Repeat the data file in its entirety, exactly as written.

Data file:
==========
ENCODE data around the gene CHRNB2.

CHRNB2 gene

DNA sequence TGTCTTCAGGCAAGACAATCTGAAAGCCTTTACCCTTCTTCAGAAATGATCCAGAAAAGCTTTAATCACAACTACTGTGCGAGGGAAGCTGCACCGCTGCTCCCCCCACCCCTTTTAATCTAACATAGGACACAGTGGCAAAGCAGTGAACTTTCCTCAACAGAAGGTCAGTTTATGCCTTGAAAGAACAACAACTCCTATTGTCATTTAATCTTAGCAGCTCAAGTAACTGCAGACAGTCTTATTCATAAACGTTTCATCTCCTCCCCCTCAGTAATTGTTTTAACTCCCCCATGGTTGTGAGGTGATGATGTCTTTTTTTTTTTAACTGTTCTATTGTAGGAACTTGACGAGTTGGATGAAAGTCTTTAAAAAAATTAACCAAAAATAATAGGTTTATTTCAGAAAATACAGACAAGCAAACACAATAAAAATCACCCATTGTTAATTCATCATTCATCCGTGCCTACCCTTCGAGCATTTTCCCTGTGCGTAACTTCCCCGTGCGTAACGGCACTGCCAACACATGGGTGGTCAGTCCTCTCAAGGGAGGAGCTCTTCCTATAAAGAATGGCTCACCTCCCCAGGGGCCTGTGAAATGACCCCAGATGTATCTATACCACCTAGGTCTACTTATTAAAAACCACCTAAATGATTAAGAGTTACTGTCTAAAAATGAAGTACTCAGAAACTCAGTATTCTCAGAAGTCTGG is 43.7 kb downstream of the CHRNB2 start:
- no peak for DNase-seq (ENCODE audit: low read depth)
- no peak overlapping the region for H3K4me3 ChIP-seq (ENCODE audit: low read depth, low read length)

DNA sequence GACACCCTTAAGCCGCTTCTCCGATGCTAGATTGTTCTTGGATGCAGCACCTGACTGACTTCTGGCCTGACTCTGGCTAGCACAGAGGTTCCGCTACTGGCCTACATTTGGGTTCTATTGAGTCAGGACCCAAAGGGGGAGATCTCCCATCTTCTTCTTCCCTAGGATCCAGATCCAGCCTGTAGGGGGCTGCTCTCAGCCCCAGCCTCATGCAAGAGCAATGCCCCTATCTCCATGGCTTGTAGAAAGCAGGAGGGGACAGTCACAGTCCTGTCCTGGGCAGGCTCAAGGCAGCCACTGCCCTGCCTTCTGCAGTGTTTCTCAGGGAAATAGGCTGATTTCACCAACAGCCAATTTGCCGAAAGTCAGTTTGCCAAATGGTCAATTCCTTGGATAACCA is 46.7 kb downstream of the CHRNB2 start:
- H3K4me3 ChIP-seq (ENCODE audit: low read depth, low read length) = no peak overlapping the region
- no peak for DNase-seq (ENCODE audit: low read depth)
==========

ENCODE data around the gene CHRNB2.

CHRNB2 gene

DNA sequence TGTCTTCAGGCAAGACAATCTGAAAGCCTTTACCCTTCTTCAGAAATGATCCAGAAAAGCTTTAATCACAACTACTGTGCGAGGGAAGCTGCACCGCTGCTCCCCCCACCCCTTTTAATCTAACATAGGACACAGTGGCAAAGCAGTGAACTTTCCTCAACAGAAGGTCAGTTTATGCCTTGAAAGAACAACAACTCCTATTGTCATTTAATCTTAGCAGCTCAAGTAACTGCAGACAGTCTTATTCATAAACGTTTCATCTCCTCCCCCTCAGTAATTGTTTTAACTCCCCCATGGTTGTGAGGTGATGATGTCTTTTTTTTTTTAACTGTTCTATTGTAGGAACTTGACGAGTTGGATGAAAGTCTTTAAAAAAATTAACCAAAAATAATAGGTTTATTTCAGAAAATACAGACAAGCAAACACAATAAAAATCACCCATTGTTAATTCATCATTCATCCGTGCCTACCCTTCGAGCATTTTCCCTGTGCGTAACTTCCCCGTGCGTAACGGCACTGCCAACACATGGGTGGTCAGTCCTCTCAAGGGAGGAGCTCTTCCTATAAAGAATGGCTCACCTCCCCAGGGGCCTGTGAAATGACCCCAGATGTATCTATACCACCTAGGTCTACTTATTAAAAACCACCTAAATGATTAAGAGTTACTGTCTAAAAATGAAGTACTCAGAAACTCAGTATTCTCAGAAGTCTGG is 43.7 kb downstream of the CHRNB2 start:
- no peak for DNase-seq (ENCODE audit: low read depth)
- no peak overlapping the region for H3K4me3 ChIP-seq (ENCODE audit: low read depth, low read length)

DNA sequence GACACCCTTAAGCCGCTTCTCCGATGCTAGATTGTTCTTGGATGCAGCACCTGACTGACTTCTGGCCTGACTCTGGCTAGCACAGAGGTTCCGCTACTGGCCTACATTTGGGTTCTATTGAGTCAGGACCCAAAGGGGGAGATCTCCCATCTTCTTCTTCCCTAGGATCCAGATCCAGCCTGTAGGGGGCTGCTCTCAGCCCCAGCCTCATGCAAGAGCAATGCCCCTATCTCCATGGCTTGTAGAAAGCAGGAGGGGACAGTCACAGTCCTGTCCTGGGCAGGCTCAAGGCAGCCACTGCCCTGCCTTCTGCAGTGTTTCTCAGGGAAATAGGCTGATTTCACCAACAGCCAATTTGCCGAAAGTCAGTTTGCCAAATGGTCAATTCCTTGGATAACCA is 46.7 kb downstream of the CHRNB2 start:
- H3K4me3 ChIP-seq (ENCODE audit: low read depth, low read length) = no peak overlapping the region
- no peak for DNase-seq (ENCODE audit: low read depth)